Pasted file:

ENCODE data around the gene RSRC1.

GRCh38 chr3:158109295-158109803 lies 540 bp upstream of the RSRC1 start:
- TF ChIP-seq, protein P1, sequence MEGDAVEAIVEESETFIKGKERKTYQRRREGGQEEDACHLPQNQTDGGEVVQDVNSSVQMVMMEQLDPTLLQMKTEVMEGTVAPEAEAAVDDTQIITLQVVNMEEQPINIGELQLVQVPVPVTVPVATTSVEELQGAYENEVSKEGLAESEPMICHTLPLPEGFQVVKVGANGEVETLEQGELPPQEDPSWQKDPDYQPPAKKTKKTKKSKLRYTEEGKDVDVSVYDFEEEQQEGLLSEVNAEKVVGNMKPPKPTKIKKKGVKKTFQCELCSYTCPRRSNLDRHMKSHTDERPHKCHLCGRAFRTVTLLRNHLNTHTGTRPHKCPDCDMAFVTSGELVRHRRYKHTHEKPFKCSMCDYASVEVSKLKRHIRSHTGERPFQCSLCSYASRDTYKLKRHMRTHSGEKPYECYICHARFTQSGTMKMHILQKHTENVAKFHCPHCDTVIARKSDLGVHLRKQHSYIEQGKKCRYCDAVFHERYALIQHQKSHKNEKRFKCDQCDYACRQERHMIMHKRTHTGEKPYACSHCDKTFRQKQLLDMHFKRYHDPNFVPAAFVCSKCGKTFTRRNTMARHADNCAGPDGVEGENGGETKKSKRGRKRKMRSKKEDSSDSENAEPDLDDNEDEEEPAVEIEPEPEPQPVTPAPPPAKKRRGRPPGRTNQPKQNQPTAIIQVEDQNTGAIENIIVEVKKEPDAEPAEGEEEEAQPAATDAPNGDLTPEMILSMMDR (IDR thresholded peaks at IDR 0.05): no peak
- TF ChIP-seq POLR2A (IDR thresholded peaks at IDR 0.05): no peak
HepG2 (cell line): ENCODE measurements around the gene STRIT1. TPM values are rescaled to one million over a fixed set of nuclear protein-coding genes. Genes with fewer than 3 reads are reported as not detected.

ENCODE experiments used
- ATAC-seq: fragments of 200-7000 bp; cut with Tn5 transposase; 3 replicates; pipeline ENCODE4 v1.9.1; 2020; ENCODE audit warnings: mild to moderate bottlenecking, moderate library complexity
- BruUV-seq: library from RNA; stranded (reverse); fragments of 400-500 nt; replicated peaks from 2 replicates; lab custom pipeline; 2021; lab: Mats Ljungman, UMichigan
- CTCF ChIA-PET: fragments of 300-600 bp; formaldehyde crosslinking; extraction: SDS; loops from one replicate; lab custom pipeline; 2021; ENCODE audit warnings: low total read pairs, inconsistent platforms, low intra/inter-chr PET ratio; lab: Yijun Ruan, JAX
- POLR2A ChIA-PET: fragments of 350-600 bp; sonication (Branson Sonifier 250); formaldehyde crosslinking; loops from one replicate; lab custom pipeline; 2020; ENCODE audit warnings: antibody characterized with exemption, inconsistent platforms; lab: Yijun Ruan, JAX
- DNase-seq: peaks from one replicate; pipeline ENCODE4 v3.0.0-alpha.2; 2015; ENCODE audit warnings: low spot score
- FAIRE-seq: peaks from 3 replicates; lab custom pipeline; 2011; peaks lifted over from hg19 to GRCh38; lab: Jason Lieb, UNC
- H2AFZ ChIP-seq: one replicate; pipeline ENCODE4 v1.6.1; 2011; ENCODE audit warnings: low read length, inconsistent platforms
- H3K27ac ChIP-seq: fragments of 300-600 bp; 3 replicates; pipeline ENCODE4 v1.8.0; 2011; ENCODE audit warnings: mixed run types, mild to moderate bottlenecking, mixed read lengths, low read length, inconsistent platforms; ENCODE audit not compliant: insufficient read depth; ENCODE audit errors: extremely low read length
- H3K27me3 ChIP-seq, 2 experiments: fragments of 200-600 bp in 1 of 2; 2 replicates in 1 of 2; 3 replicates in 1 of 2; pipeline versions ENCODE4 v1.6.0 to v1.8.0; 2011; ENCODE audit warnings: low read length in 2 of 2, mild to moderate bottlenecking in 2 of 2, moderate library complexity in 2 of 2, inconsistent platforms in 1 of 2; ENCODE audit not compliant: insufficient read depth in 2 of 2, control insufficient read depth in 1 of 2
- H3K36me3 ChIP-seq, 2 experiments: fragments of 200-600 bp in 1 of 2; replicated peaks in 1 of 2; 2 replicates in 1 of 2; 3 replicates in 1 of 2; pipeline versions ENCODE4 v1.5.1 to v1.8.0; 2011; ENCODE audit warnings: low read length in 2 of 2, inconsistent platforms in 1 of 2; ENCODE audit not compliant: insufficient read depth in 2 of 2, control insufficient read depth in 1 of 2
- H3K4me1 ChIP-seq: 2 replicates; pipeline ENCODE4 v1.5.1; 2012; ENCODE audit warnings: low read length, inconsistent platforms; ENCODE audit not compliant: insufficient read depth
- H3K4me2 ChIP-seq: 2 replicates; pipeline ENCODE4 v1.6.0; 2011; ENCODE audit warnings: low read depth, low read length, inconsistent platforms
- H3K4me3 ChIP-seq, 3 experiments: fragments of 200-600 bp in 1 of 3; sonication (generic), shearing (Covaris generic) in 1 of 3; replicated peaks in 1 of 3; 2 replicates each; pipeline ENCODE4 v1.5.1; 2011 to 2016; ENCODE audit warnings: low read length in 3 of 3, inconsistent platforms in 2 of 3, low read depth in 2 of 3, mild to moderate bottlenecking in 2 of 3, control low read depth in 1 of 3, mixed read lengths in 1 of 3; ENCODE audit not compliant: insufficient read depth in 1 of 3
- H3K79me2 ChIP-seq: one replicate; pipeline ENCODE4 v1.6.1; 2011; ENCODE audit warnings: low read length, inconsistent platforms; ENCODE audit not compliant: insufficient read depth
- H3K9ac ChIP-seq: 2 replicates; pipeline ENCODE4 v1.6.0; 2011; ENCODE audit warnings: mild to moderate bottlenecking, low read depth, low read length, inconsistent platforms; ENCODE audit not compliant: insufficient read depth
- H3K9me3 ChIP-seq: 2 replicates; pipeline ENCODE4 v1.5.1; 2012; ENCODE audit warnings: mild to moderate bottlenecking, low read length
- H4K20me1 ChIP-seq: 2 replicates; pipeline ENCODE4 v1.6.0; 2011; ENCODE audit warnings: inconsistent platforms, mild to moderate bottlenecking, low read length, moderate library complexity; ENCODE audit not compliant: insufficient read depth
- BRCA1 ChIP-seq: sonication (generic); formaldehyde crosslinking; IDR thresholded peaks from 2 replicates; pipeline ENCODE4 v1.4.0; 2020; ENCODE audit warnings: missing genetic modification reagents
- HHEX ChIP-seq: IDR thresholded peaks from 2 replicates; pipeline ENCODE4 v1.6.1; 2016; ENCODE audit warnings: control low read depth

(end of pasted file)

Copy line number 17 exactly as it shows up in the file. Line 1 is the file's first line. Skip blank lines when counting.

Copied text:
- H3K4me1 ChIP-seq: 2 replicates; pipeline ENCODE4 v1.5.1; 2012; ENCODE audit warnings: low read length, inconsistent platforms; ENCODE audit not compliant: insufficient read depth